In a stock sale, your ability to deduct the purchase price for the stock of the corporation is basically non-existent.

Technicalities of Transfer

In an asset sale, you have to be concerned about the transfer of
each individual asset you are buying.  The transfer of equipment may be
different in requirements and concerns from the transfer of the lease
for the business space.

In a stock sale, all that has to be transferred are the stock certificates which evidence ownership of the corporation.

Flexibility

In an asset sale, you have the ability to pick and choose the assets you want.

In a stock sale, you automatically acquire with the entity all of
the assets that are owned by the entity.  If the seller wants to keep a
certain item of equipment, the corporation has to first transfer the
equipment to the shareholder before transfer of all of the shares to
you.

What’s the bottom line for a buyer?

You might have guessed it: an asset sale does sound more
advantageous for the buyer.  While this is generally true, be aware
that sellers favor stock sales for a variety of reasons.  In the end,
everything has a price and you might adjust the purchase price to
reflect and compensate for the disadvantages of a stock sale.

6.    Assets Included in the Purchase

Unless you are structuring your purchase as a stock sale, you must
be very specific about which assets of the business you are buying.
However, in the term-sheet phase, the parties usually limit the
description to “all of the assets of xyz business,” or “or all of the
assets of xyz business, except for ________.”

7.    Covenant not to Compete

In most cases, the past success of the business you are buying had
to do with the owner who was heavily involved in the day-to-day
management of the business.  As if it weren’t difficult enough to
convince your customers that the business will be the same or better
under “new management,” what you really want to avoid is that the old
owner opens a new shop right down the block and siphons off his old
customers.  The way to prevent this dilemma is to obligate the seller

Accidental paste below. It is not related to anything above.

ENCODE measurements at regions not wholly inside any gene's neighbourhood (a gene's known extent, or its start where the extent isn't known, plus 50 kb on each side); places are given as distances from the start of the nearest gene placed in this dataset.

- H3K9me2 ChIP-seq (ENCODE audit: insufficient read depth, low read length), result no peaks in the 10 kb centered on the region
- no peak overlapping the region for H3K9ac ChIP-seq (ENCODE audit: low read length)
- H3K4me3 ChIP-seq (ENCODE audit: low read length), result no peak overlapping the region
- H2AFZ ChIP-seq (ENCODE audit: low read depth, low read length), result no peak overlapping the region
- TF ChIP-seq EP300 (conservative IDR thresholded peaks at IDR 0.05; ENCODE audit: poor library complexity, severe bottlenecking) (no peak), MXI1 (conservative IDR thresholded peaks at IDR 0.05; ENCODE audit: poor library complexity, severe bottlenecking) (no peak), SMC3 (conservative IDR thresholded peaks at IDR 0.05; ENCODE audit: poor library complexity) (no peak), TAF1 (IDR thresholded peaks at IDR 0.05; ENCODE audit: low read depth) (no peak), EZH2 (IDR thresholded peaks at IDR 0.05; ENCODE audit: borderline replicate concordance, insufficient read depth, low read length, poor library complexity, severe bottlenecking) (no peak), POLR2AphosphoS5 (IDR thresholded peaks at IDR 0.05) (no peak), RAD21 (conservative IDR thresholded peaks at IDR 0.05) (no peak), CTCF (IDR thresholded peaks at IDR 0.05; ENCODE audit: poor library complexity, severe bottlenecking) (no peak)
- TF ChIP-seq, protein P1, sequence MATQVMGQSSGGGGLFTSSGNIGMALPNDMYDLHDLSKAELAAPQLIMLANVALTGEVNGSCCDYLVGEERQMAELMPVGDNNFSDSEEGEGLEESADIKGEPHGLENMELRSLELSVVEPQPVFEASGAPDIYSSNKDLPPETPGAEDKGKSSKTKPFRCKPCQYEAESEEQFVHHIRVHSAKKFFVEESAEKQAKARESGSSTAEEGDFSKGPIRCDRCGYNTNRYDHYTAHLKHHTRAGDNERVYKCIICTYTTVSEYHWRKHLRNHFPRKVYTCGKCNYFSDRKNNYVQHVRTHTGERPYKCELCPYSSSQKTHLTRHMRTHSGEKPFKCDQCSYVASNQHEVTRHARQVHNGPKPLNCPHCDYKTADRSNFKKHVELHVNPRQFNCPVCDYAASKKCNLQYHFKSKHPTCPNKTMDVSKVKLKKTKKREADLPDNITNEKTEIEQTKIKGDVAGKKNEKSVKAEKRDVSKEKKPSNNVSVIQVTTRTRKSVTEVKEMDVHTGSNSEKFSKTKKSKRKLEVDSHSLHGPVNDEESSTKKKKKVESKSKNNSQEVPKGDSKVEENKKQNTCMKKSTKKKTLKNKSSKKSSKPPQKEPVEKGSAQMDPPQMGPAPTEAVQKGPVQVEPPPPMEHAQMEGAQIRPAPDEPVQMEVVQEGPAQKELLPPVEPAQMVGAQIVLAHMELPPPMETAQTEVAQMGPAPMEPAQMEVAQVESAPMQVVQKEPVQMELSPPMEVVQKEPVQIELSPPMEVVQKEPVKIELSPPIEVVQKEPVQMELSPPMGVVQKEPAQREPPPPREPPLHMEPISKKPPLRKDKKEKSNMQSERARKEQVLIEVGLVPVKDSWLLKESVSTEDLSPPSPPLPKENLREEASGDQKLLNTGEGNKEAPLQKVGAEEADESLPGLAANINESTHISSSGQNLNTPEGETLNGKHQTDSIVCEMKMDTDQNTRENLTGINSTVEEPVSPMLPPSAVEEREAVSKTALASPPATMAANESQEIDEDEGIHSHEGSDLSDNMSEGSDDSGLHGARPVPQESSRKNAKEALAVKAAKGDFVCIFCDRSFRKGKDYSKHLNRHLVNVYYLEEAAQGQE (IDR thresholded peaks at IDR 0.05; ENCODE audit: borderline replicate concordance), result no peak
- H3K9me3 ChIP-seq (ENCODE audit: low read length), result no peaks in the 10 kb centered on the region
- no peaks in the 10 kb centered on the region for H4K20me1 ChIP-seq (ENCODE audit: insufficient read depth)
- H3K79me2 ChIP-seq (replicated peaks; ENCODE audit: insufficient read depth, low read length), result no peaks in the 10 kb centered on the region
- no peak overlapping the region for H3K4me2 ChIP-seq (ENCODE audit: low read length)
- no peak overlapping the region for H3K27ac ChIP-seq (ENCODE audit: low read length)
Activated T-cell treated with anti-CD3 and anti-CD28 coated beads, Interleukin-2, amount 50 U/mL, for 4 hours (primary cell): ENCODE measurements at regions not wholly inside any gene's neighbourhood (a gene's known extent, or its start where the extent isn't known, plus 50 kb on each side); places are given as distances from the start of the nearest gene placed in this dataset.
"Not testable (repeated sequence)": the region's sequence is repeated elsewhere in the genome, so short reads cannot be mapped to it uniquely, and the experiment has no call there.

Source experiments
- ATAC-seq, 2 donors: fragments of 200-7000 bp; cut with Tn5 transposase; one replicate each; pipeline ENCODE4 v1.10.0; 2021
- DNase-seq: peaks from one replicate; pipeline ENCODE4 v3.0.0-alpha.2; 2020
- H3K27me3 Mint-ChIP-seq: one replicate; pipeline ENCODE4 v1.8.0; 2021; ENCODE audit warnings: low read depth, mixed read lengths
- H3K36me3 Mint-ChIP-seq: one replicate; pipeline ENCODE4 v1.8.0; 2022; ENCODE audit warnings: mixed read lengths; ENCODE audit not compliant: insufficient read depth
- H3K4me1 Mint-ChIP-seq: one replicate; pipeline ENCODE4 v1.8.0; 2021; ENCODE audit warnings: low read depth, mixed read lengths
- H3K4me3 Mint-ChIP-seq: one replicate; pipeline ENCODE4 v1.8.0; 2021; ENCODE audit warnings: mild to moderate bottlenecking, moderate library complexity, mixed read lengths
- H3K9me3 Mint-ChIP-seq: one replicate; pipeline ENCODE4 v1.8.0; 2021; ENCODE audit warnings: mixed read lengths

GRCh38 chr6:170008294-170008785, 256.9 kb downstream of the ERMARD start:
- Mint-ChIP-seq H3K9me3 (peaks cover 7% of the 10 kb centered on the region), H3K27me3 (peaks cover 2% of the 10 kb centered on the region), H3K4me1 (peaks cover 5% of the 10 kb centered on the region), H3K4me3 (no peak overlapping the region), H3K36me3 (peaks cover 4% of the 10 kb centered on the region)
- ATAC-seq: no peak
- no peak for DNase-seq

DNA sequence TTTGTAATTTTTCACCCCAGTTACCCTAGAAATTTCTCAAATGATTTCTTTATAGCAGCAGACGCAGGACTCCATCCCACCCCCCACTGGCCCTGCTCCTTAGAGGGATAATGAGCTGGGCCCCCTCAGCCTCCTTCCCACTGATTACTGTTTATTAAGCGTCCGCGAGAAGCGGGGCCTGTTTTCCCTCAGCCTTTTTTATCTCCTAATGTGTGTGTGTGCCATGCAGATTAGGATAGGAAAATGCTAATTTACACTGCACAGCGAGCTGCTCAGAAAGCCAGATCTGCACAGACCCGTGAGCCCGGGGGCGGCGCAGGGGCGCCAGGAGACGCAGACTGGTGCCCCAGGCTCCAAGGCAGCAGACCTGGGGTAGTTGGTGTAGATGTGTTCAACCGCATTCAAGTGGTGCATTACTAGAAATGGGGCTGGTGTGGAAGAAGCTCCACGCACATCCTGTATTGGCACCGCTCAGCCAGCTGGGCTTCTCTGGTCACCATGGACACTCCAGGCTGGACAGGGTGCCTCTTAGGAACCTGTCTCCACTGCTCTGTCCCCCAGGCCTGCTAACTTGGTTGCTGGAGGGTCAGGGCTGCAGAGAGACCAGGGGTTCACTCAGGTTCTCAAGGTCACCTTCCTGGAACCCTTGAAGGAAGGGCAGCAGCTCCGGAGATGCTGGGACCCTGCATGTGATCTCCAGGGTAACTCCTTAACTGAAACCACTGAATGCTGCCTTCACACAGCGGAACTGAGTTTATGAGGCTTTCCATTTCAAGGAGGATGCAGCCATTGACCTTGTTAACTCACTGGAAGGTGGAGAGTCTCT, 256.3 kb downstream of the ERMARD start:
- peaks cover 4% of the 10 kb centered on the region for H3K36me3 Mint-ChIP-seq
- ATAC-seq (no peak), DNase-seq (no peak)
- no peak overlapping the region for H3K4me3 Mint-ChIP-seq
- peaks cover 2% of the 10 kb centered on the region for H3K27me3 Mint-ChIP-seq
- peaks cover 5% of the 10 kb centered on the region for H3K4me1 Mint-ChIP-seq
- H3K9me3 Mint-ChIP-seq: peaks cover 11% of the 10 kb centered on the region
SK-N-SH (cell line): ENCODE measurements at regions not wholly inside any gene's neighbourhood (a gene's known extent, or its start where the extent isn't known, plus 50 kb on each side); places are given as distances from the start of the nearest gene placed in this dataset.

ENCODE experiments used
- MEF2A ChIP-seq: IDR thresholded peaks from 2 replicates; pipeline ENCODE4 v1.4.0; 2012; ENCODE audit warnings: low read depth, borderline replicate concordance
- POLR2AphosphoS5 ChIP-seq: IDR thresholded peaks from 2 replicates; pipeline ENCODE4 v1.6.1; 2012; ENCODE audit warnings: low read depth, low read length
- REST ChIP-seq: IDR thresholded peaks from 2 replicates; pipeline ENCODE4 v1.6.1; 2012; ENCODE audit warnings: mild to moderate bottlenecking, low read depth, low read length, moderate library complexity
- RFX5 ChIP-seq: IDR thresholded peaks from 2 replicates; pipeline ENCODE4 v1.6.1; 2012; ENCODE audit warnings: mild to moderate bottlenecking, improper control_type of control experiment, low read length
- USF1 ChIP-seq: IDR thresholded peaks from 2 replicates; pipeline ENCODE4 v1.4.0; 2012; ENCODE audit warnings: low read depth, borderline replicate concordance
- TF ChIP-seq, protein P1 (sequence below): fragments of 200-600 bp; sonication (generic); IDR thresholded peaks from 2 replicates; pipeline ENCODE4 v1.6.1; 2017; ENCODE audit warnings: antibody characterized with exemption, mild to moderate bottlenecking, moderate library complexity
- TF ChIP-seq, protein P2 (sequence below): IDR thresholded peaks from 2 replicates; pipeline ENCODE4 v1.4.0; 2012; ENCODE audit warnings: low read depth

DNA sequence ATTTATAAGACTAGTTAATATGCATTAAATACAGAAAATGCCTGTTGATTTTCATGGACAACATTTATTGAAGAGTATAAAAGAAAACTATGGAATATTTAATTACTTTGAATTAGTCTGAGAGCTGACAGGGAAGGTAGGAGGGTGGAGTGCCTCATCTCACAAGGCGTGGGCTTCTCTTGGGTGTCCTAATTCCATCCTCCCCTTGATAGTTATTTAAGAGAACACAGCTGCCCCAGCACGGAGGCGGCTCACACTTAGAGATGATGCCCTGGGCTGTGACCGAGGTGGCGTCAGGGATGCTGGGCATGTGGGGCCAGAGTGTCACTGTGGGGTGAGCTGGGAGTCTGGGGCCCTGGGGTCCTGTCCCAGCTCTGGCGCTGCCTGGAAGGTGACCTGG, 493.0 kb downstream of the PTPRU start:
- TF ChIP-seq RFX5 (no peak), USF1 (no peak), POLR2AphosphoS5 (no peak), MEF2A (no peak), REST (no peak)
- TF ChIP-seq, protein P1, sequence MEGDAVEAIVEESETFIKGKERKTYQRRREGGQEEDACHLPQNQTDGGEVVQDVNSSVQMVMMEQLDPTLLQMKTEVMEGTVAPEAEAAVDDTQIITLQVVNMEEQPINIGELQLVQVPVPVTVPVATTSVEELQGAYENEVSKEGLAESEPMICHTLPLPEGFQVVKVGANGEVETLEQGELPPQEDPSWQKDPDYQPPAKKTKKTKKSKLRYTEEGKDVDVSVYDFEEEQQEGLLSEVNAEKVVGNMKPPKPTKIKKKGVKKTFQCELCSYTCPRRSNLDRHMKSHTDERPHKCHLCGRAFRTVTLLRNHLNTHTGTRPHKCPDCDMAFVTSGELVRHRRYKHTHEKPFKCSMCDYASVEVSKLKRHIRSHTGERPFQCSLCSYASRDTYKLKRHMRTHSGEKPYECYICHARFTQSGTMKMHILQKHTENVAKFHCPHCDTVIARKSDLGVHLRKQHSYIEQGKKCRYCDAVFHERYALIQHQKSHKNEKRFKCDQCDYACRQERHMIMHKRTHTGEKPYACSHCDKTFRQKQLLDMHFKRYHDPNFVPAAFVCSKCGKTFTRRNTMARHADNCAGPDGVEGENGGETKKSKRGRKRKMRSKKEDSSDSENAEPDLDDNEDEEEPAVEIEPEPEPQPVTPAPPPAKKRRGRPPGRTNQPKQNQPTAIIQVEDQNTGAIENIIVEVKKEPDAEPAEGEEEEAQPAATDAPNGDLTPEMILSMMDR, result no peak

to not compete with you for a certain amount of time in a specific
radius around your business.  This “covenants not to compete” is legal
under New York law, so long as it is reasonable.

8.    Confidentiality

Some sellers don’t want the public to know that they are about to
sell, or have a lot of trade secrets and other confidential information
that they don’t want to be disclosed to you without being sure that
they are not going to leak beyond this transaction.  Since the term
sheet is non-binding, they might even want to enter into a separate
confidentiality agreement or make only this part of the term sheet
binding.

9.    Procedure and Timeline

Parties usually try to agree on a time frame for the conclusion of
the transaction, if only to keep everybody on track.  This section may
also have a list of items that still need to be investigated by the
buyer.

10.    Non-binding Nature of the Term Sheet

Even though the term sheet is in writing, you do not want it to be a
binding agreement.  There are situations where you might have to walk
away from the deal or where circumstances change dramatically and terms
need to be adjusted. Thus, make sure that any kind of term sheet
contains language similar to this: “this term sheet does not constitute
an offer or commitment on the part of the buyer or the seller.  All of
the terms herein are subject to the completion of due diligence and the
execution of a sales agreement.”

11.    Obligations of Seller and/or Buyer after the Sale

Should the seller have ongoing obligations?  Since the seller
probably used to be the main force behind the business you are buying,
it might be a good idea to keep his services for some time while you
are learning the ropes of the new business.  Then again, you might have
seen enough of the business while investigating it prior to closing to
make this unnecessary.

Stay tuned for Part 3:  “Due Diligence”

See Part 1 here; Part 2 here; Part 3 here; Part 4 here; Part 5 here;

If you need help with buying or selling a business in New York, contact a licensed small business attorney in your area.

About Imke Ratschko


Imke Ratschko is a New York Attorney helping small businesses, business owners and entrepreneurs with all things "Small Business Law," such as litigation, contracts, business owner disputes, shareholder and operating agreements, sale or purchase of a business, investors, and starting a business. You can reach her at 212.253.1027.